With Leopard, Apple gave us Core Animation,and it is very cool, but in order to achieve all that coolness, they had to add some concepts that make it not always intuitive. (BTW: If you do want to know more about Core Animation, I've been reading Bill Dudney's Core Animation for Mac OS X and the iPhone and it's very good).

Any change to a view's position, scale, or rotation can now be stored in a property of the view called

*transform*. It's a CGAffineTransform struct, and it's a bit cryptic if you've never worked with transformation matrices before.

A transformation matrix nothing more than a two-dimensional array of numbers. Okay, perhaps I shouldn't say "just", as transformation matrices are quite powerful. They can store complex changes to the position and shape of an object, including rotating, scaling, moving, and skewing (or shearing) the view as it's drawn. This adds a little bit of programmer complexity if you want to do anything more than the absolute basics, but it opens up a world of possibilities.

## The CGAffineTransform Data Structure

So, what does this data structure look like? This:

struct CGAffineTransform {

CGFloat a;

CGFloat b;

CGFloat c;

CGFloat d;

CGFloat tx;

CGFloat ty;

};

yeah, it doesn't look like a matrix, does it? It is; it'sit is a 3x3 matrix, it's just that certain values in the matrix are constant, they can't change, so they're not represented by a variable. Here's what the matrix would look like drawn out in human-friendly form:

| a b 0 |

| c d 0 |

| tx ty 1 |

These 9 numbers are used to store the rotation, scale, and position of an object using something called

**Matrix Multiplication**.

Note:By the way, this exact same process is used to transform shapes in three-dimensional graphics. The matrices used for 3D are 4X4 instead of 3x3 to capture the additionalzdimension.

So, if a view has a transform, how does Core Graphics figure out how and where to draw it?

Basically, it figures out where it would draw each point (x,y) without the transformation, and then does the following math to figure out the new, transformed point:

new x position = old x position * a + old y position * c + tx

new y position = old x position*b + old y position * d + ty

And that works? Yep, it does, amazingly enough. If you're interested in the math behind it all, there are many good sources. Just google "Matrix Transformation" to find some. If you're going to be doing complex transformations, it's a good idea to have a basic understanding of the underlying maths, but for basic usage, you can get away without it.

## The Basic Transformations

The reason you can get away without understanding the intricacies of the math is because Apple has provided us with a number of functions to retrieve standard matrices and to standard transformations. In order to use any of these transformations, you will need to include the CoreGraphics framework in your project, and include the CoreGraphics header file:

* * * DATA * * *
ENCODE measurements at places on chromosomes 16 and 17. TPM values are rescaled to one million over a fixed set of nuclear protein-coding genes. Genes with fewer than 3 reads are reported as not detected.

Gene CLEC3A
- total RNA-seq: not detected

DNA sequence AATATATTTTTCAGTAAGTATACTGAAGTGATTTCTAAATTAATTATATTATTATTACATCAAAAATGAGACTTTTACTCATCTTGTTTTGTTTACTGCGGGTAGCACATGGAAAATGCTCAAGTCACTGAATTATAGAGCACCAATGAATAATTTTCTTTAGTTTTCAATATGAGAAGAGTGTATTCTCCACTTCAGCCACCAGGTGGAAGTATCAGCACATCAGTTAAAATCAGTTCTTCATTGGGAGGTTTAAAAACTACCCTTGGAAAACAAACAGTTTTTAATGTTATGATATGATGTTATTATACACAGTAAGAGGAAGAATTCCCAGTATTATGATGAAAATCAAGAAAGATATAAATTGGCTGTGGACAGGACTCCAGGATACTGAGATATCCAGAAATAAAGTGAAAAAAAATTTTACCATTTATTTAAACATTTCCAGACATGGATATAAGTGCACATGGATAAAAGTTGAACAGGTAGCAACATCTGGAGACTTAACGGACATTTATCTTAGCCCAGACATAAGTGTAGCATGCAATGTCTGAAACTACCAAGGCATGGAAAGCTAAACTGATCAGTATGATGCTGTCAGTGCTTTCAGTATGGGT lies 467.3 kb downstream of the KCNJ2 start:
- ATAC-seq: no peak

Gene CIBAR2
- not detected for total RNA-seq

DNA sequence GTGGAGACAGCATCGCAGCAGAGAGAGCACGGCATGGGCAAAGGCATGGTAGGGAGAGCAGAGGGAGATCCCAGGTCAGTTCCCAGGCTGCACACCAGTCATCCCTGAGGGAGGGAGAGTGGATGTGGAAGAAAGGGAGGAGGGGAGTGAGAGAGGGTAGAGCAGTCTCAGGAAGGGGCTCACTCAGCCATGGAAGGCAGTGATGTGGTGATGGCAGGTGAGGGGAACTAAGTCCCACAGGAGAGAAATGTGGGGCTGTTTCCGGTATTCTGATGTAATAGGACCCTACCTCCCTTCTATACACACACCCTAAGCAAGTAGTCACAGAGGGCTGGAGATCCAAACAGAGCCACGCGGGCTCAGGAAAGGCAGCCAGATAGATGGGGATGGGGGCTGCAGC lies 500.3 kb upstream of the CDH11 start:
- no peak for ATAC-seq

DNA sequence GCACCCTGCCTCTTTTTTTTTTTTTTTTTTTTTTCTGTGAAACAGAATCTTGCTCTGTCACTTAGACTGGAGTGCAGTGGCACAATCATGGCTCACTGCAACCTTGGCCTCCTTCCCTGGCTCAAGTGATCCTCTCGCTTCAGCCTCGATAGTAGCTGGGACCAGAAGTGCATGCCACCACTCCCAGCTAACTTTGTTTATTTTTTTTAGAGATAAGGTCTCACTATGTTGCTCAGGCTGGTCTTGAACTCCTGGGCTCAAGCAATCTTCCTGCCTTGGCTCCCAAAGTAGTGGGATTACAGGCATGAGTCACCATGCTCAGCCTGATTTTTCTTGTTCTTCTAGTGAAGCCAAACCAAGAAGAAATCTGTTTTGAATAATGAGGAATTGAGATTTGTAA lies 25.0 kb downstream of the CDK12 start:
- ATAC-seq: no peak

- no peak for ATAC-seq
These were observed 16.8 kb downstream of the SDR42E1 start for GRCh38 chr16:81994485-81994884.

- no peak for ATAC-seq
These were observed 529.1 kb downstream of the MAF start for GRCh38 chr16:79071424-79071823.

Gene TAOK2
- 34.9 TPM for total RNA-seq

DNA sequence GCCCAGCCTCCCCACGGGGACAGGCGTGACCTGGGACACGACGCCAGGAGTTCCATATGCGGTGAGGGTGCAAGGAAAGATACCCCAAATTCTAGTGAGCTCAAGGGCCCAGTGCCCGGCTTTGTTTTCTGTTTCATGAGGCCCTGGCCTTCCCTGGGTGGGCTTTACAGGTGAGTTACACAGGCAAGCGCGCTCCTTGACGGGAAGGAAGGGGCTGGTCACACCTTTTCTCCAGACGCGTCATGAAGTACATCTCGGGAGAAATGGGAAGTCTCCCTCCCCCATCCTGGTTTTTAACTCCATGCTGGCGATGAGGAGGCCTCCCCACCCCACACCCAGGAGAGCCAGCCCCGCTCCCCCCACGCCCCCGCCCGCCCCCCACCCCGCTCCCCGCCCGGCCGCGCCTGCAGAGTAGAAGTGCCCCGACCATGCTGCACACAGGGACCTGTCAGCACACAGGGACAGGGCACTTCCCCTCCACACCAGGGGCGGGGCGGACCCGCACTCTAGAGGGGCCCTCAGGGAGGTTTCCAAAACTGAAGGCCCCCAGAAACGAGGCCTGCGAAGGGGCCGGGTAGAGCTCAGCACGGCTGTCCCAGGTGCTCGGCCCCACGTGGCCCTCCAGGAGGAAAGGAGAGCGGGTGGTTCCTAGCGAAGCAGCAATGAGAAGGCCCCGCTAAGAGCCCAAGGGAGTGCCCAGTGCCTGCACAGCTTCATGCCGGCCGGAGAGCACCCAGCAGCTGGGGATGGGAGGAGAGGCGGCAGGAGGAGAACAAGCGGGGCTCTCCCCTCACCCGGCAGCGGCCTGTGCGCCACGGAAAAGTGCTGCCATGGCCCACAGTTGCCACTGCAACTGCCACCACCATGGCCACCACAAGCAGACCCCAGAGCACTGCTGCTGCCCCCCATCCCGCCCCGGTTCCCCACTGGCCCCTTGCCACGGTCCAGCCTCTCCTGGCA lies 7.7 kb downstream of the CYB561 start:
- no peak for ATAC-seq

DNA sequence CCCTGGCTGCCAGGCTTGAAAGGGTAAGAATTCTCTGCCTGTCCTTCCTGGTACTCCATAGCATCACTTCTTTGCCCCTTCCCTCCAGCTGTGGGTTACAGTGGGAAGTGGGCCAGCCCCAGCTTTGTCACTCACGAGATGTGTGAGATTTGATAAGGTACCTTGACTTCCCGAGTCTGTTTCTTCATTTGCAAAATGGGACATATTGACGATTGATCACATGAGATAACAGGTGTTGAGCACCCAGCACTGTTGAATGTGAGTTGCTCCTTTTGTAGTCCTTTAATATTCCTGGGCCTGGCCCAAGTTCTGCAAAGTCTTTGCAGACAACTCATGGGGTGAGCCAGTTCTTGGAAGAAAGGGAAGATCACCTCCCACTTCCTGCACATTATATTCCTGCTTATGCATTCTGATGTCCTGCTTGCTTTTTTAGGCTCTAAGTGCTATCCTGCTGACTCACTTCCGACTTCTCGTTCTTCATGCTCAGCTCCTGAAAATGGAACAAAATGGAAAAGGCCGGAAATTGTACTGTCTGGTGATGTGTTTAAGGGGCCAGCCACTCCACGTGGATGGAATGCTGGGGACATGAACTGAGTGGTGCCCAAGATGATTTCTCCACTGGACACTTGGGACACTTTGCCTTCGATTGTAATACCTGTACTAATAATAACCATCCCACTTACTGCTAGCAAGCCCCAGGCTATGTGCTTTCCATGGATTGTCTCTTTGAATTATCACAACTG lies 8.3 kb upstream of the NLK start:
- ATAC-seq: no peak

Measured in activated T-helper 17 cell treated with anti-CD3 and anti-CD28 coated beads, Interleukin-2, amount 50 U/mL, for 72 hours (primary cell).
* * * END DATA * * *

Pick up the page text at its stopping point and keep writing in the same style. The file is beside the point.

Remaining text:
#import <CoreGraphics/CoreGraphics.h>

### The Identity Transformation

All views (and layers, but we're not talking about layers today) start out with their transform property set to the

*Identity Matrix*. This matrix represents the object without any changes. It hasn't been rotated, scaled, sheared, or translated (moved). For a view that has the identity matrix for the transform property will be drawn based solely on the size and origin in the bounds property.

Note:Views have both a frame (coordinates in superview's coordinate system) and bounds (coordinates in own coordinate system) property, but if you transform a view, you should not use or rely on the frame property anymore. If you are using transformations, work with the bounds property only, not the frame property, as transformations are applied to the bounds, but aren't necessarily reflected accurately in frame

Any time you want to reset a view or layer to its original, untransformed state, you simply set its transform to the Identity Transformation using the constant value CGAffineTransformIdentity like so:

theView.transform = CGAffineTransformIdentity;

### The Translate Transformation

*Translation*is just a fancy way of saying "moving". You can, of course, accomplish a move by changing the origin value of the view's frame property (which moves the view in relation to its superview), but since we can't use the frame property along with other transformations, the translate transformation is an important one. If you want to translate a view, you use a Core Graphics function called CGAffineTransformTranslate(). This method takes three paramters. The first is an existing CGAffineTransform value that the translation will be applied to. To translate a view from its current position, you would pass the view's transform property here. To translate the view from its original position, you would pass in CGAffineTransformIdentity. Here is an example that would move the view five points to the right and ten points down.

theView.transform = CGAffineTransformTranslate(theView.transform, 5.0, 10.0);

Note:"points" or "units" generally mean pixels, but as we're moving to resolution independence and starting to support the third dimension, it's no longer correct to say it's always and forever true that one point is one pixel. But, it usually is

Matrix multiplication is cumulative, so if you translate by five pixels, then translate again by five pixels in the same direction, you get a translation of ten pixels, assuming that there were no other transformations in between the two calls.

### The Rotation Transformation

The next most common translation, and the first one we're discussing that can't be done without transformations, is rotation, which is handled by the function called CGAffineTransormRotate(). This function takes two parameters, the first being the existing transformation matrix, and the second being the angle of rotation expressed in radians.

Radians? Who the heck thinks in radians? There's a convenience conversion macro in Core Graphics for Mac OS X called degreesToRadian(), but right now, it's inexplicably absent from Core Graphics for iPhone. It's an easy enough conversion, though - just add this line of code to your header file:

#define degreesToRadians(x) (M_PI * x / 180.0)

then you can rotate a view like this:

theView.transform = CGAffineTransformRotate(theView.transform, degreesToRadians(45));